Kithul cultivation and tapping is a risky, high-investment proposition that takes time to yield returns. If the flowers grow well, Dayasena can earn about $200 from each tapping, by selling the syrup and jaggery. He has nine kithul trees on his land.
"But the tree dies after it flowers once or twice, and the amount of sap it produces can vary," he says. In comparison, the tea, pepper and other crops he cultivates promise a much more reliable source of income.
In addition to these troubles, Sri Lanka's kithul industry has also been affected by changing social values. More and more families want their children to pursue professions perceived as being more stable and respectable, such as government or bank jobs, leading to a growing dearth of skillful tappers.
The kithul palm tree demands a close and intuitive understanding of its various stages of flowering and sap production. It can take up to 15 years of constant care for the palm to flower and produce sap, and it is also sensitive to changes in wind and rain. Tappers are privy to a wealth of traditional knowledge about the tree and tapping techniques that are passed down through the generations, says Thennakoon: "This knowledge is threatened because the younger generation doesn't want to climb trees."
All these factors combined have led to a decline in the production of fishtail palm syrup and jaggery, despite sustained demand from the local market. Adulteration is rife and the quality of the syrup has suffered.
"It takes a lot of work to be able to get the sap and boil it down," says Amanda Kiessel, founder of the Good Market, a marketplace that brings together a large number of socially conscious, organic and fair trade enterprises under one umbrella. The syrup is expensive, she says, and it's common for tappers to add sugar or water it down to earn a little extra money.
For the moment, initiatives like the Good Market are giving this artisanal product a much-needed stamp of quality. The kithul brands sold under the Good Market umbrella are all-natural – they don't contain artificial food additives – and sourced using fair trade practices. The close relationship between vendors and customers at the weekly market ensures that quality is usually maintained, says Kiessel.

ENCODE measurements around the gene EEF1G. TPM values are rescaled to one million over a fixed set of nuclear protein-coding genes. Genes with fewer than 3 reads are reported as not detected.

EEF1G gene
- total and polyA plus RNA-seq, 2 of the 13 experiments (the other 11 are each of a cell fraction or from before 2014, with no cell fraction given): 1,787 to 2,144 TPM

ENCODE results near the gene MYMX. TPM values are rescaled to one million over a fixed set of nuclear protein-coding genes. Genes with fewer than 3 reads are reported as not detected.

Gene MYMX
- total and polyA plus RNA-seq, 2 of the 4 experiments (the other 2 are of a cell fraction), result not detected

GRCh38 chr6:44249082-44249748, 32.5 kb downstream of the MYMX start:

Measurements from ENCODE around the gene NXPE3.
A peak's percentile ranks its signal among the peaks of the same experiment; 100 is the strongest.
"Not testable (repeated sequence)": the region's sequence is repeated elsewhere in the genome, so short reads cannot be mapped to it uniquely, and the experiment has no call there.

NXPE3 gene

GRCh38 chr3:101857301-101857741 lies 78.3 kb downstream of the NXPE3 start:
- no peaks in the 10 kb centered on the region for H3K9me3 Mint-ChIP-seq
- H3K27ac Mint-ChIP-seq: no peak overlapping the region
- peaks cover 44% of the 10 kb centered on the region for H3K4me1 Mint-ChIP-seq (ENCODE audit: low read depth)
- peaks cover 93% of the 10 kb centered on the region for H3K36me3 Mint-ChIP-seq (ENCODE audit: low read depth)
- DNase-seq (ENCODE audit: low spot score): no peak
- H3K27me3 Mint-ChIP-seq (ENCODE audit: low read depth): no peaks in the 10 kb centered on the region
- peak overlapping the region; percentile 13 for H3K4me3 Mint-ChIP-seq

Kithul syrup and jaggery are also getting a boost from a new crop of local chefs and entrepreneurs who are taking a renewed pride in indigenous ingredients. At Kopi Kade, a minimalist coffee shop in Colombo, the country's capital, the menu includes a salted kithul ice cream and an affogato sweetened with salted kithul syrup.
"It has been totally rewarding for me to work with local ingredients like kithul," says Nimeshan Namasivayam, the proprietor of Kopi Kade. His latest experiment involves using kithul syrup to make a batch of kombucha.
The syrup is used as a replacement for refined sugar in smoothies, cakes and other baked goods at Cafe Kumbuk, a popular restaurant that emphasizes local, organic and seasonal produce. The syrup is also served as an alternative to honey or maple syrup, drizzled on top of Kumbuk's pancake stacks.
However, rebranding this already popular ingredient as hip may not be enough to save it from disappearing, says Thenakkoon. What's likely to have a bigger impact is finding ways to instill a sense of pride in the traditional occupation of palm tapping, by offering it as a vocational skill at universities, he says.
For Dayasena, who maintains meticulous records of his monthly earnings, it's clear that kithul tapping is an unreliable source of income. He is keener to show off his recent success with organic tea cultivation, and the organic pepper that is drying in his front yard.
"It takes hours of boiling to produce this bottle of syrup," he says, as he pours some of the thick, amber liquid into a glass for me to taste. The uncertain future of this much loved sweetener lies in that bittersweet truth.